In an application brought before the Federal Court pursuant to the Patented Medicines (Notice of Compliance) Regulations1, Eli Lilly Canada Inc. (Eli Lilly) sought to prohibit the Minister of Health from issuing a Notice of Compliance (NOC) to Novopharm Ltd. (Novopharm) for a generic version of raloxifene hydrochloride until the expiry of Canadian Patent No. 2,250,191 (the ‘191 patent), which is the basis for Eli Lilly’s medicine marketed in Canada under the brand name EVISTA. In hearing the application, the Federal Court2 examined issues of validity and infringement of the ‘191 patent, which claims that well-chosen particle size of raloxifene and its salts benefits both bioavailability and control of the manufacturing process. Novopharm claims that the ‘191 patent is invalid on the basis of obviousness and lack of utility, and in any event, that the ‘191 patent is not infringed by Novopharm’s product.

The patent claims at issue were construed as relating to ranges of particle sizes where the particle size itself was claimed as essential to the invention of increasing bioavailability of raloxifene and its salts. The only pertinent data in the specification contained in the patent disclosed one point within the claimed range and a further comparative point outside the range.

In examining the information was disclosed under the ‘191 patent, Justice Hughes for the Federal Court reasoned that:

“A single point cannot define a range. There is no data at or near the limits of the range nor is there provided data as to a number of points within the stated range so as to establish that in the range there is surprising consistency. A single point within the range does not demonstrate consistency throughout the range.

Therefore the question becomes whether there is sufficient information provided in the ‘191 patent to enable a person skilled in the art to “soundly predict” consistency within the range…”3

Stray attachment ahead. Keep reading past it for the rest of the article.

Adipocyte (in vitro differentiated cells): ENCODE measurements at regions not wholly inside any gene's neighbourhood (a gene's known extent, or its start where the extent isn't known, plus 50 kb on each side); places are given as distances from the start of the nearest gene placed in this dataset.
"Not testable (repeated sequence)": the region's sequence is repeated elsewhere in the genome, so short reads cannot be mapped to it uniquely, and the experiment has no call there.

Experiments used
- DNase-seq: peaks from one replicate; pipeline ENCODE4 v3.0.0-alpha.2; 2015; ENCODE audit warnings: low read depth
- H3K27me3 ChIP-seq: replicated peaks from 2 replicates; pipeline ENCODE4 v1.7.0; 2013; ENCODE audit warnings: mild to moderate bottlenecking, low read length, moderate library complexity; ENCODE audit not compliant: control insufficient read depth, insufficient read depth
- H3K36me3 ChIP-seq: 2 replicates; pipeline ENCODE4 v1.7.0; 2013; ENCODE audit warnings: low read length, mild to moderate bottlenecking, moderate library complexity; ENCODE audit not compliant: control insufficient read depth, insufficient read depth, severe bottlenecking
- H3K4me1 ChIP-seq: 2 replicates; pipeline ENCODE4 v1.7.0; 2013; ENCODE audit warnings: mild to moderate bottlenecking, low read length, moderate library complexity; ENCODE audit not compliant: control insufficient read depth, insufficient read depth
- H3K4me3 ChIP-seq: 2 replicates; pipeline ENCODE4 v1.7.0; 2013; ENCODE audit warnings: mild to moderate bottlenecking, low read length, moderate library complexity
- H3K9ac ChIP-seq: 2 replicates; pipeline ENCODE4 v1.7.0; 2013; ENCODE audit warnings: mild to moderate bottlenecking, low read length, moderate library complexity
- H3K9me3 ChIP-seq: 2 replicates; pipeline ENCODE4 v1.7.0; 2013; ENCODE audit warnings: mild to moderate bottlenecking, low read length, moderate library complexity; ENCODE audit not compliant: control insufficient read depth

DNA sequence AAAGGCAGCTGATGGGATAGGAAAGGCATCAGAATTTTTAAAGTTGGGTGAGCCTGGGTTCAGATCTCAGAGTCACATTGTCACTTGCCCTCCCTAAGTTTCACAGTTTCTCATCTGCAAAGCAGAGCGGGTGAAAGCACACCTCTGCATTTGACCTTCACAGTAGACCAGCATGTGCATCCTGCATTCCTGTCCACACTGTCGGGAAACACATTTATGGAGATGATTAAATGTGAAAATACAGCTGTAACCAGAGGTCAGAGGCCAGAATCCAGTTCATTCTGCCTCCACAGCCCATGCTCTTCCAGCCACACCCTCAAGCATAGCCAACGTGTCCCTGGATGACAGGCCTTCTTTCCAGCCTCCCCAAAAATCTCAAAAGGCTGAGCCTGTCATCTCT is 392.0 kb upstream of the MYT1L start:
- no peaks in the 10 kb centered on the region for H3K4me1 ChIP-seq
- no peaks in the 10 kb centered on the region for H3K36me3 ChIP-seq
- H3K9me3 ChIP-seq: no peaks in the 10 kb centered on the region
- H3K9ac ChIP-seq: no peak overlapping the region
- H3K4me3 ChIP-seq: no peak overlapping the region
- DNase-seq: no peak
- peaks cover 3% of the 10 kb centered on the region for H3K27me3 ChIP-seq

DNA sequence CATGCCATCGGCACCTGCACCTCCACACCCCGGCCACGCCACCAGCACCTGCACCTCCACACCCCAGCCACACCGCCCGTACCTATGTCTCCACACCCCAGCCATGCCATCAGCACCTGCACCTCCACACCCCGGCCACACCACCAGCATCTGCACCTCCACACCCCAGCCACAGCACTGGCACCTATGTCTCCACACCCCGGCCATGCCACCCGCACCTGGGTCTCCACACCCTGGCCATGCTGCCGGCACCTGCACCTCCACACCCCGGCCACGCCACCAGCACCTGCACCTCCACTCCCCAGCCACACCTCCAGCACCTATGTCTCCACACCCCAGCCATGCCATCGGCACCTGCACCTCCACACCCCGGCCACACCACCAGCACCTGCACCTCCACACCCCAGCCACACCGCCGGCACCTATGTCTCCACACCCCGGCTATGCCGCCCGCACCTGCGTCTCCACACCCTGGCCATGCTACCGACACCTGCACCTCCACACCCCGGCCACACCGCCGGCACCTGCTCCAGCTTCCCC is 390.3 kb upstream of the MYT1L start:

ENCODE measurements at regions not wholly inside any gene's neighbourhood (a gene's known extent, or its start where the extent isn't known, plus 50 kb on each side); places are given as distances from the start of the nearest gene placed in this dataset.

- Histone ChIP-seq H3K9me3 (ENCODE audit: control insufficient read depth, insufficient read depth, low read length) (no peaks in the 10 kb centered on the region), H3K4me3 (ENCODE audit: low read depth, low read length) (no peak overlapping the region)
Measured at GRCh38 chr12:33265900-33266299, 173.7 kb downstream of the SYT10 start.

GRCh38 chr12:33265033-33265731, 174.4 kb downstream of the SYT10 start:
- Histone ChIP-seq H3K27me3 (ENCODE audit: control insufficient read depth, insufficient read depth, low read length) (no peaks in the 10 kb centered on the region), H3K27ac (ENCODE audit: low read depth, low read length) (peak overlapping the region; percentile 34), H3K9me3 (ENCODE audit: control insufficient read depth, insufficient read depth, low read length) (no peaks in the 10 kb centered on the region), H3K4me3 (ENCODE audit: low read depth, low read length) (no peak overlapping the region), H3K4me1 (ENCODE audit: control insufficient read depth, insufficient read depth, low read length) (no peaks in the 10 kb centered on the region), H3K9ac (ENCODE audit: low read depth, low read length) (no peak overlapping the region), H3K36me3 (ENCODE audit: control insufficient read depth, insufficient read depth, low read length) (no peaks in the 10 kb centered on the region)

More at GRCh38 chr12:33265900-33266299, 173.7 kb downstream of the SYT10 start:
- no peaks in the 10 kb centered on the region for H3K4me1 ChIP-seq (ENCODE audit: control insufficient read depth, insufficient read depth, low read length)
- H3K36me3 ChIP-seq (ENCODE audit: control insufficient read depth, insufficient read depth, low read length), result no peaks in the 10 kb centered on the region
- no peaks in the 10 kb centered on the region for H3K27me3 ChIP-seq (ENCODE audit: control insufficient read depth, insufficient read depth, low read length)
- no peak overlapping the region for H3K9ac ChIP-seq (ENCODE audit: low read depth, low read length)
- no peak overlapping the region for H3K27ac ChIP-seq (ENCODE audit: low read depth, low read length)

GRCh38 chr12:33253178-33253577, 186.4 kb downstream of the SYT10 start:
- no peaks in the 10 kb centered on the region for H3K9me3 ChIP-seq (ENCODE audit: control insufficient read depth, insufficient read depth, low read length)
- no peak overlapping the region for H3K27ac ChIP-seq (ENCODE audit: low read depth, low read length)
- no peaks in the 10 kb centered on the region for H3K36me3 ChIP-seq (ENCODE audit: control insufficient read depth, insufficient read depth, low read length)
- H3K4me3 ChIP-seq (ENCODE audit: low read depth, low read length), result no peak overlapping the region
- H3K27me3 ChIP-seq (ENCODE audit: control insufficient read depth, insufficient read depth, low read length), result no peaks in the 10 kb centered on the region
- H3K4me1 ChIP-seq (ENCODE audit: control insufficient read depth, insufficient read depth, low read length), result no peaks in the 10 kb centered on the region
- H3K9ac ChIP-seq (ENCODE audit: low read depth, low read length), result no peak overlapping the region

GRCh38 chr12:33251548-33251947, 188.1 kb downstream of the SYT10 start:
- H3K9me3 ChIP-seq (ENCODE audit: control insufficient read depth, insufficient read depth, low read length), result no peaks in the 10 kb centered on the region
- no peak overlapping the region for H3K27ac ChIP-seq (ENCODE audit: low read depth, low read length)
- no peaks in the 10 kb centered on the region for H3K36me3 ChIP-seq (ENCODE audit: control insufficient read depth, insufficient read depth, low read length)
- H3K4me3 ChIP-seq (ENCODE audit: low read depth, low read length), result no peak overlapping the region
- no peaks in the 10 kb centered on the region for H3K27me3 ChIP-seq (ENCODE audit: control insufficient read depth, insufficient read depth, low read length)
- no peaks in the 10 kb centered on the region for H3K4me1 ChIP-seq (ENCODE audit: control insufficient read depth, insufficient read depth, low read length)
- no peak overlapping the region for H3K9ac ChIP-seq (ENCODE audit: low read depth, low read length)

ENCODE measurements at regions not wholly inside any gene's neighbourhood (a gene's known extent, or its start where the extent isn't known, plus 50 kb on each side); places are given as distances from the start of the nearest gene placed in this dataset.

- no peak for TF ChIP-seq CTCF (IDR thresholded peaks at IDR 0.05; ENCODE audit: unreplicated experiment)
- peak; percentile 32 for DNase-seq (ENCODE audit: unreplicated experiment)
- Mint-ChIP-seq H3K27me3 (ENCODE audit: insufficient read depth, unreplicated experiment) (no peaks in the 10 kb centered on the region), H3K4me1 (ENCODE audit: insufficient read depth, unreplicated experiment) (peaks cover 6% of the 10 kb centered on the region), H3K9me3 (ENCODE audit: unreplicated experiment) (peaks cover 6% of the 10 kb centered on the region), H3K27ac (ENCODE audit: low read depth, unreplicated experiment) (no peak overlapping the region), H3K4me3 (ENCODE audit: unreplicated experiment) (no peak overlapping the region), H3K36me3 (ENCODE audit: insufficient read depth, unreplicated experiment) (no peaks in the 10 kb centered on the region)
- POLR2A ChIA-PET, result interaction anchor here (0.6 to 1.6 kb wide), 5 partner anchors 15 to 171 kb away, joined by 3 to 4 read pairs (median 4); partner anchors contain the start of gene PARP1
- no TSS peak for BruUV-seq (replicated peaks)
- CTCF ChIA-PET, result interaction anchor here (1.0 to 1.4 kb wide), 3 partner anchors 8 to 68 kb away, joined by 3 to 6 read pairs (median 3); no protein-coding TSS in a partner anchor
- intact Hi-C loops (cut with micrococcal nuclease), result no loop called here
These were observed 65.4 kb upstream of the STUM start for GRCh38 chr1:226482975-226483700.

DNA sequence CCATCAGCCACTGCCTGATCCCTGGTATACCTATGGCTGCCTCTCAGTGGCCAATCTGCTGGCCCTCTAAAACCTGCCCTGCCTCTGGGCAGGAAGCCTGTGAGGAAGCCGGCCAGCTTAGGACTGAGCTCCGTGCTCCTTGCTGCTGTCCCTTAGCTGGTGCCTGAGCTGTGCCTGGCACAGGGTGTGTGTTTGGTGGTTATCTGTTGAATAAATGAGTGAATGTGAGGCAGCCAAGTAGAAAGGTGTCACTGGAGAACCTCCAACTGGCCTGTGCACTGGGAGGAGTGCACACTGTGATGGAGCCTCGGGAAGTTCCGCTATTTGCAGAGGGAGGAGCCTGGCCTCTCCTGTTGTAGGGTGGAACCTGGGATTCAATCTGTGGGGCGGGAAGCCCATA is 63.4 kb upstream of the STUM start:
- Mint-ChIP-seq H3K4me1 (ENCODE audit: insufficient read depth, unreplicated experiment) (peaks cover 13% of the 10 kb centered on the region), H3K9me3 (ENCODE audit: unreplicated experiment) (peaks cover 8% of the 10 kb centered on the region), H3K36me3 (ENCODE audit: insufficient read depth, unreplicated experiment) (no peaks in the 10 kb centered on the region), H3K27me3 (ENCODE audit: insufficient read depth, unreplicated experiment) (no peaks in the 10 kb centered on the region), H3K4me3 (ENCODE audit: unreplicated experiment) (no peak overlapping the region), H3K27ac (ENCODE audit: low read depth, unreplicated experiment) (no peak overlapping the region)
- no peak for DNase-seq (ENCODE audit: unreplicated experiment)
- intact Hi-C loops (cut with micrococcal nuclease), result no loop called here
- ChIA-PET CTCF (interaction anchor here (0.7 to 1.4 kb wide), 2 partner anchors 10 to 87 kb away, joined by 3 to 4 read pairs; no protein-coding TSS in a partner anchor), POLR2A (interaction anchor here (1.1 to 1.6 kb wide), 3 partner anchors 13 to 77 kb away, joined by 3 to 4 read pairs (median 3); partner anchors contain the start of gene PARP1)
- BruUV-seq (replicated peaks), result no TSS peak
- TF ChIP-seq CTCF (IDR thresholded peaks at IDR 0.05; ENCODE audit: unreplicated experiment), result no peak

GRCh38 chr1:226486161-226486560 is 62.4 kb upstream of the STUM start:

In view of the above, Justice Hughes held that the claims at issue were invalid in that the description contained in the patent failed to establish that the claimed particle size range has the promised utility, namely, consistent in vivo absorption/bioavailability. Accordingly, Justice Hughes held that Novopharm’s allegation as to invalidity for lack of utility is justified. Having already found that Novopharm’s allegation of non-infringement was justified, the Federal Court dismissed Eli Lilly’s application to prohibit the Minister of Health to from issuing an NOC to Novopharm to market a generic version of raloxifene hydrochloride.

The case is of interest since the Federal Court revisited the AZT case where the Supreme Court of Canada4 outlined the indicia of sound prediction, which provides that if there was not a fulsome disclosure in the patent itself from which a person skilled in the art could conclude that there was utility, the disclosure could nonetheless be considered to be adequate for that purpose if a person skilled in the art could “soundly predict” that there would be utility. In this regard, the Supreme Court of Canada set out three components for sound prediction: (1) a factual basis; (2) an articulable and sound line of reasoning; and (3) proper disclosure.

In the chemical and biological arts, sound prediction reinforces the need for results that help to define the invention’s boundaries. This can be difficult, especially if there are many parameters defining the invention. For inventors, particularly those who have limited budgets and facilities, the requirement of fulsome disclosure on the basis of the indicia of sound prediction also presents practical issues since such inventors will often have to make a choice between obtaining seemingly obvious data to support a patent application versus abandoning the endeavour in favour of another. On the other hand, a subsequent inventor would have room to argue for claims relating to ranges even when there is a single prior art result within the range (“A single point cannot define a range.”), a proviso that would need to be added to exclude the single point as it is prior art.